BAGUIO CITY – In a public consultation held last November 4, Councilor Betty Lourdes Tabanda stressed that there is a pressing need to encourage parents in the city to have their infants and children receive mandatory vaccines against preventable diseases. Tabanda explained that childhood immunization gives
protection not only to the vaccinated but also to the people around them, especially the vulnerable groups.

“Immunization boosts the infant’s or the child’s immune system and greatly reduces the severity of the disease. It protects the body from serious complications that have debilitating and fatal effects,” she said.
The councilor explained that despite the free mandatory basic immunization being given by government hospitals or health centers to infants up to five years of age, there may still be infants and children who
have not received the immunization shots.

Meanwhile, City Epidemiologist Dr. Donnabel Panes presented the number of cases of five most common
vaccine-preventable diseases in the city. From 2017 to 2021, measles was the most prevalent vaccine-preventable disease with 912 cases respectively followed by Hand-Foot-and- Mouth Disease (HFMD) with
398 cases, Adverse Event Following Immunization (AEFI) with 32 cases, Pertussis with 18 cases, and Diphtheria with four cases. No cases of Acute Flaccid Paralysis (Polio) and Neonatal Tetanus were recorded within the said period.

Panes revealed that, in 2020, the city’s rating for fully immunized children was only 44% because of the COVID-19 pandemic which explains the high percentage of cases of measles in 2020 and onward. She said the city government is now doubling its efforts in immunizing infants and children in the city. She reminded parents to immediately alert the City Health Services Office or the nearest health center if a child manifests signs and symptoms of any of these vaccine-preventable diseases.

To help expedite the vaccination or immunization of children in the city, Tabanda has proposed an ordinance seeking to put into place a policy requiring that only fully vaccinated children shall be admitted to child development centers (CDCs) operated by the city government. She explained that her proposed ordinance is anchored in Republic Act No. 10152, a national law that mandates the immunization of infants and children in the country.

“Let us start with our children in child development centers. Then we can work on the immunization of other children in the city later on,” she stated. Under the proposed ordinance, the city social worker, as the service provider of the CDC, shall be mandated to require the parent/guardian of the child to present the Child Immunization Record or vaccination card/report upon enrollment.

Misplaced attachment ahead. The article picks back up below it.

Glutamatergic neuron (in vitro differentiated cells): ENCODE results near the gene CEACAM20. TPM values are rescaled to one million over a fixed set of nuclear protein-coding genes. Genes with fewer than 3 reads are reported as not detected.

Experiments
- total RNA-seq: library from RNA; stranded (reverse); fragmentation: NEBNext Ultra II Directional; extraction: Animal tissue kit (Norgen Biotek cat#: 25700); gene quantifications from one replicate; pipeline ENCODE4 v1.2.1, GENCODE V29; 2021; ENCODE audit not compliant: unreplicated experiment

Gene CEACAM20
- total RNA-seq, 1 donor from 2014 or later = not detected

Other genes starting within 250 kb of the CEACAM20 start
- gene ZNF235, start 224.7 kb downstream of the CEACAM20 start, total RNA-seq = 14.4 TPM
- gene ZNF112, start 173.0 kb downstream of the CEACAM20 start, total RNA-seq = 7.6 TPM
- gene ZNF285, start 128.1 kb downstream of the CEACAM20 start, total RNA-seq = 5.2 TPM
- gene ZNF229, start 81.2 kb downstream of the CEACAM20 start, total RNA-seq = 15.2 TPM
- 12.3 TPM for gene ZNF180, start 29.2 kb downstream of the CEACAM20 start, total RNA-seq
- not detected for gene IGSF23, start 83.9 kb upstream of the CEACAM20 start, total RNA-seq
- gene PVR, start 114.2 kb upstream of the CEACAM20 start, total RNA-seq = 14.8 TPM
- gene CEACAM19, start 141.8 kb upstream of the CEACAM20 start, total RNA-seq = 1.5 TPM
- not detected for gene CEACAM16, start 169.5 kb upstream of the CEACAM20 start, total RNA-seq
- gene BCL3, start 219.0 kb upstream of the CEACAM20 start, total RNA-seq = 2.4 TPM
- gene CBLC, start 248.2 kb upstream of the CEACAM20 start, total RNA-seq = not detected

According to the proposal, should the parent/guardian fail to present any, or was able to present one but it reflects an incomplete record of vaccines received by the child according to protocol, the daycare worker
shall still accept the child but shall advise the parent/guardian to execute an undertaking to have the child vaccinated or complete the vaccine requirements.

Exemptions shall be given to children who cannot be immunized due to medical reasons as determined by a doctor and due to religious reasons. To be exempted, the parents shall present a medical certification issued by a physician or a certification from the church or religious group the child belongs to. The mandatory basic immunization covers vaccine preventable diseases such as tuberculosis; diphtheria,
tetanus, and pertussis (DPT); poliomyelitis; measles; mumps; rubella or German measles; hepatitis-B; influenza type B; and other types as may be determined by the Secretary of Health.

Also present during the forum was Sonia Insas, Nurse V of the City Health Services Office, who discussed about the different types of vaccines The forum was attended by day care workers in the city and mothers from the different barangays.

Jordan G. Habbiling/SP

Amianan Balita Ngayon